Gefährliche Verwandtschaft (1998); Perilous Kinship (2011)
Şenocak’s most successful novel to date is Gefährliche Verwandtschaft (1998); English translation by Tom Cheesman: Perilous Kinship (2011) (the title could also be translated as ‘Dangerous Affinities’. The novel investigates the ‘three-way relationship’ between Germans, Jews and Turks. This mixed cultural heritage is embodied by the main protagonist, Sascha Muhteschem, whose father is a Turk and whose mother is a Jew.
Sascha lives in Berlin with his girlfriend Marie, who is filming a documentary about Talaat Pasha (1874-1921), one of the architects of the Armenian genocide, who was assassinated in Charlottenburg, Berlin by an Armenian student. Marie also has a mixed heritage: her father’s family were Huguenots, her mother’s family came from Silesia (p. 20). The location in Berlin enables Sascha to reflect on how Germany has changed in the last decade: since reunification in 1990, identity politics is back in fashion (p. 129). Sascha struggles to come to terms with his complex heritage: ‘Ich bin der Enkel von Opfern und Tätern’; ‘I am the grandson of perpetrators and victims’ (p. 40).
Sascha is writing a fictional account of his paternal grandfather’s suicide in Berlin in the summer of 1936 (p. 23), when he discovers a box containing his grandfather’s notebooks, written in Arabic and sometimes in Cyrillic script. There are twenty notebooks covering the years 1916-1936 (pp. 13-14). Aged 25, his grandfather was a perpetrator in the Armenian genocide – he was one of the first to draw up a list of deportees (p. 40). Later, in 1919-21, he worked for Mustafa Kemal Atatürk, spying on the occupying forces in Istanbul. In 1921 he fought on the western Anatolian front against the Greeks. Sascha decides to have the notebooks translated – but the translation will take a year to complete.
Sascha feels a flash of recognition when he is described as ‘einen Möchtegern-Deutschen’; ‘a would-be German’ (p. 130); but the text recognizes that assimilation into German culture is fraught with difficulties. At one point in the novel, Sascha’s German friend Heinrich - who is researching the history of circumcision - comments:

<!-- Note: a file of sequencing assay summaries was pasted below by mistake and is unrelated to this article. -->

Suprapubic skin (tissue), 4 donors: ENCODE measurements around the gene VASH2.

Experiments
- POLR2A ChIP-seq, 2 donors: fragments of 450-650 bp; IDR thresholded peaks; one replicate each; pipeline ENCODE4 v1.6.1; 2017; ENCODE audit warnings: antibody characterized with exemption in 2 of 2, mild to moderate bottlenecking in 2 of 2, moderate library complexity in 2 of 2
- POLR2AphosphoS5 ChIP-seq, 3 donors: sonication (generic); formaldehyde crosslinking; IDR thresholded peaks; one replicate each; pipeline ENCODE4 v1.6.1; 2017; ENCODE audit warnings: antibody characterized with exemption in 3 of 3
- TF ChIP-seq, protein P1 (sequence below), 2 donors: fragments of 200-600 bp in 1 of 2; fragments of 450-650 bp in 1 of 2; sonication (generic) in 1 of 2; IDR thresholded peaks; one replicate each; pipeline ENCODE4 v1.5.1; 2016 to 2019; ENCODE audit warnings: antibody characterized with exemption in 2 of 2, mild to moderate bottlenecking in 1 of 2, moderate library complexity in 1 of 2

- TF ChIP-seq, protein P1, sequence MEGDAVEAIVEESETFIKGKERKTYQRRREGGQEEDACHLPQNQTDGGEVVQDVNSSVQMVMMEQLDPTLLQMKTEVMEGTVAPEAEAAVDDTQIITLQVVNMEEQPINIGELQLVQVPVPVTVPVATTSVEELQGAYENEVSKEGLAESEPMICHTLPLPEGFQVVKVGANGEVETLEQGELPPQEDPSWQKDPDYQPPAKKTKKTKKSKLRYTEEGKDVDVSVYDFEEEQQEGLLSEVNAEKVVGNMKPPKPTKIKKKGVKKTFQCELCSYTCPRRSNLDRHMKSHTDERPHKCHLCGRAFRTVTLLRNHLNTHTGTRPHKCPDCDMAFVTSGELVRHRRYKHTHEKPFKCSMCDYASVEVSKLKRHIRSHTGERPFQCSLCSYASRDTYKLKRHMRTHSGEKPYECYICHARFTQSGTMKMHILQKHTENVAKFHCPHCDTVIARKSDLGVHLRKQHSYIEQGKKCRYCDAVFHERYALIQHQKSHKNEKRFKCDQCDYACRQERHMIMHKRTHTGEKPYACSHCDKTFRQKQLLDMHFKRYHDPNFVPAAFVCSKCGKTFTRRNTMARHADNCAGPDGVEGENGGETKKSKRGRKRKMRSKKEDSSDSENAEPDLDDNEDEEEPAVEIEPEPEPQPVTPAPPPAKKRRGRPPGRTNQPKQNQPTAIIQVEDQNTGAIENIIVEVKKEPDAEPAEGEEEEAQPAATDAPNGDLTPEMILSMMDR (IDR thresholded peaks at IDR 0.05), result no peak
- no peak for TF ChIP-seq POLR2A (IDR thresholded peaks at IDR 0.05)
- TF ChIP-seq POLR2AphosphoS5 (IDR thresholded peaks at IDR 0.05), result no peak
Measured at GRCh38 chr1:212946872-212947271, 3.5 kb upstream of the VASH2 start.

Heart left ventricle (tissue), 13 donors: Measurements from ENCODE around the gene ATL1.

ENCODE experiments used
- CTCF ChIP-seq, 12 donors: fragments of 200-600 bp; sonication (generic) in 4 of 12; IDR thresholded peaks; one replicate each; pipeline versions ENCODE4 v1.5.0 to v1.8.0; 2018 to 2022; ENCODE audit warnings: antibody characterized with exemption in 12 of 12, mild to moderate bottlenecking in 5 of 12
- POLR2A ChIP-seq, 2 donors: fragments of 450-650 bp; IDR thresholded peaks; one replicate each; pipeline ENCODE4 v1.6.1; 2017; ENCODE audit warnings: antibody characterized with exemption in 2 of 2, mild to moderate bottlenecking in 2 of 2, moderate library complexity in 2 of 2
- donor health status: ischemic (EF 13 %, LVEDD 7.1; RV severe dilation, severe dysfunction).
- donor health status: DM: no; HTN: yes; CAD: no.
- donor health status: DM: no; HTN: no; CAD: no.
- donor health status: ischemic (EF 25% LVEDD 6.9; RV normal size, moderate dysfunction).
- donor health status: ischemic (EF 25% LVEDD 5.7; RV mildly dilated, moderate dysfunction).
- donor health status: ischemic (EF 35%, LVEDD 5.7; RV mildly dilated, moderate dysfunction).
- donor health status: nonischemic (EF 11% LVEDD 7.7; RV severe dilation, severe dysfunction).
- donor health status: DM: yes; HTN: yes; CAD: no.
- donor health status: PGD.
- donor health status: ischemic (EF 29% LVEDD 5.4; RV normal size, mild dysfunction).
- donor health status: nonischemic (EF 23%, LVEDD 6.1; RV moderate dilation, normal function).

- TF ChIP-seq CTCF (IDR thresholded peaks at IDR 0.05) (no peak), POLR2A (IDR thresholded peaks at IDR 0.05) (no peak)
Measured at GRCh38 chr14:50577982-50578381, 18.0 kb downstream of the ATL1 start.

‘Die Deutschen haben nichts aus der Geschichte gelernt […] jetzt haben sie sich die Türken ins Land geholt. Dabei sind sie nicht einmal mit den Juden zurechtgekommen.’ (p.82)
‘The Germans have learned nothing from history […] now they have brought the Turks into the country. And yet they never even came to terms with the Jews’.
Tom Cheesman argues that Şenocak has deliberately avoided writing a detailed family saga; instead he regards Gefährliche Verwandtschaft as a ‘collage of tropes and discourses’ that traces ‘the intensity of a struggle over “identity” in which that very term […] becomes a hollowed-out metaphor for something fatefully wrong in language, history and culture’ (Cheesman 2007, p. 106).
Further Reading in English
Tom Cheesman, Novels of Turkish German Settlement: Cosmopolite Fictions (Rochester, NY: Camden House, 2007), pp. 102-08
Katharina Hall, ‘“Bekanntlich sind Dreiecksbeziehungen am kompliziertesten”: Turkish, Jewish and German Identity in Zafer Şenocak’s Gefährliche Verwandtschaft’, German Life and Letters 56:1 (2003), 72-88
Pelin Kivrak, ‘Unburdening the Past: Transhistorical Representations of Complicity in Contemporary Turkish-German Fiction and Film’, Comparative Literature Studies 56:4 (2019), 827-46
Margaret Littler, “Guilt, Victimhood, and Identity in Zafer Şenocak's ‘Gefährliche Verwandtschaft’”, The German Quarterly 78:3 (2005), 357-73
Monika Shafi, ‘Joint Ventures: Identity Politics and Travel in Novels by Emine Sevgi Özdamar and Zafer Şenocak’, Comparative Literature Studies 40:2 (2003), 193-214
Further Reading in German